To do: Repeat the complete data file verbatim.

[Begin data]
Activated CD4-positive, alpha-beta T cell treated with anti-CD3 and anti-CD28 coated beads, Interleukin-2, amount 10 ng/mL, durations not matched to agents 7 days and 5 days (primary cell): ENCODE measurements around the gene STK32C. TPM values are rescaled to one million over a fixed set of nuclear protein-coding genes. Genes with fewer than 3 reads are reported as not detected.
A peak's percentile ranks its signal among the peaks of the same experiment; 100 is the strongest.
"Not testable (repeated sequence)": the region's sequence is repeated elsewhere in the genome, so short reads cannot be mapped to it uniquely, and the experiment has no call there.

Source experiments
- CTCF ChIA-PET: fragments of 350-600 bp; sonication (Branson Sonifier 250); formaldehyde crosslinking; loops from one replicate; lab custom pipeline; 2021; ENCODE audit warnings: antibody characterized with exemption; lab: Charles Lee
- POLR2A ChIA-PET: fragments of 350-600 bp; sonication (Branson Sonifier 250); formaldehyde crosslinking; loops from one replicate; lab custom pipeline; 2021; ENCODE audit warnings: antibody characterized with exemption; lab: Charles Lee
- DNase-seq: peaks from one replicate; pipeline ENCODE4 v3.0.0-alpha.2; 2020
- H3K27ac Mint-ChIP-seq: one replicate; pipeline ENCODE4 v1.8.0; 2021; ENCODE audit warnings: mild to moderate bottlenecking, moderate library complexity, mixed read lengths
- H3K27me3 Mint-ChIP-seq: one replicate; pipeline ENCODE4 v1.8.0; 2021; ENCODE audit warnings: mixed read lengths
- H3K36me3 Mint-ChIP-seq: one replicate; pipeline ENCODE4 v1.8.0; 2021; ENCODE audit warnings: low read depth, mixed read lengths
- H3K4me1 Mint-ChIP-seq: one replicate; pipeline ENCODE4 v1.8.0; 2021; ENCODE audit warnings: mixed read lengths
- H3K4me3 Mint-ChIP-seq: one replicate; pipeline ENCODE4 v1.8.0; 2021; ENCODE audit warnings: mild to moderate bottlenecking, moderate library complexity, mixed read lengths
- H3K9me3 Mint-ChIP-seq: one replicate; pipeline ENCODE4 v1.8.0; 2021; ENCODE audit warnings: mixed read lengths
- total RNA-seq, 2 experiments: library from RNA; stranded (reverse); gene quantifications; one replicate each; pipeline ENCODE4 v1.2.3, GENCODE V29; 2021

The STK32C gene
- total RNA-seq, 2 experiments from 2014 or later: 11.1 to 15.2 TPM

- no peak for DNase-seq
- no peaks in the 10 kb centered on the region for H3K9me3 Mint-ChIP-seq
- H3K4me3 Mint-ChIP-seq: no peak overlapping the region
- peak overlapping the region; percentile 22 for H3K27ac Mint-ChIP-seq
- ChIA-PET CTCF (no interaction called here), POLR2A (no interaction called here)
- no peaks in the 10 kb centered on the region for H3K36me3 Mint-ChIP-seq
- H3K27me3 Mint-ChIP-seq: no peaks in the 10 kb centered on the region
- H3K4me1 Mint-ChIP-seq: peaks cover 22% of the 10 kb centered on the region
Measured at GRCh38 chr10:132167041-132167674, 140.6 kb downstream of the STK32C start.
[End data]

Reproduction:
Activated CD4-positive, alpha-beta T cell treated with anti-CD3 and anti-CD28 coated beads, Interleukin-2, amount 10 ng/mL, durations not matched to agents 7 days and 5 days (primary cell): ENCODE measurements around the gene STK32C. TPM values are rescaled to one million over a fixed set of nuclear protein-coding genes. Genes with fewer than 3 reads are reported as not detected.
A peak's percentile ranks its signal among the peaks of the same experiment; 100 is the strongest.
"Not testable (repeated sequence)": the region's sequence is repeated elsewhere in the genome, so short reads cannot be mapped to it uniquely, and the experiment has no call there.

Source experiments
- CTCF ChIA-PET: fragments of 350-600 bp; sonication (Branson Sonifier 250); formaldehyde crosslinking; loops from one replicate; lab custom pipeline; 2021; ENCODE audit warnings: antibody characterized with exemption; lab: Charles Lee
- POLR2A ChIA-PET: fragments of 350-600 bp; sonication (Branson Sonifier 250); formaldehyde crosslinking; loops from one replicate; lab custom pipeline; 2021; ENCODE audit warnings: antibody characterized with exemption; lab: Charles Lee
- DNase-seq: peaks from one replicate; pipeline ENCODE4 v3.0.0-alpha.2; 2020
- H3K27ac Mint-ChIP-seq: one replicate; pipeline ENCODE4 v1.8.0; 2021; ENCODE audit warnings: mild to moderate bottlenecking, moderate library complexity, mixed read lengths
- H3K27me3 Mint-ChIP-seq: one replicate; pipeline ENCODE4 v1.8.0; 2021; ENCODE audit warnings: mixed read lengths
- H3K36me3 Mint-ChIP-seq: one replicate; pipeline ENCODE4 v1.8.0; 2021; ENCODE audit warnings: low read depth, mixed read lengths
- H3K4me1 Mint-ChIP-seq: one replicate; pipeline ENCODE4 v1.8.0; 2021; ENCODE audit warnings: mixed read lengths
- H3K4me3 Mint-ChIP-seq: one replicate; pipeline ENCODE4 v1.8.0; 2021; ENCODE audit warnings: mild to moderate bottlenecking, moderate library complexity, mixed read lengths
- H3K9me3 Mint-ChIP-seq: one replicate; pipeline ENCODE4 v1.8.0; 2021; ENCODE audit warnings: mixed read lengths
- total RNA-seq, 2 experiments: library from RNA; stranded (reverse); gene quantifications; one replicate each; pipeline ENCODE4 v1.2.3, GENCODE V29; 2021

The STK32C gene
- total RNA-seq, 2 experiments from 2014 or later: 11.1 to 15.2 TPM

- no peak for DNase-seq
- no peaks in the 10 kb centered on the region for H3K9me3 Mint-ChIP-seq
- H3K4me3 Mint-ChIP-seq: no peak overlapping the region
- peak overlapping the region; percentile 22 for H3K27ac Mint-ChIP-seq
- ChIA-PET CTCF (no interaction called here), POLR2A (no interaction called here)
- no peaks in the 10 kb centered on the region for H3K36me3 Mint-ChIP-seq
- H3K27me3 Mint-ChIP-seq: no peaks in the 10 kb centered on the region
- H3K4me1 Mint-ChIP-seq: peaks cover 22% of the 10 kb centered on the region
Measured at GRCh38 chr10:132167041-132167674, 140.6 kb downstream of the STK32C start.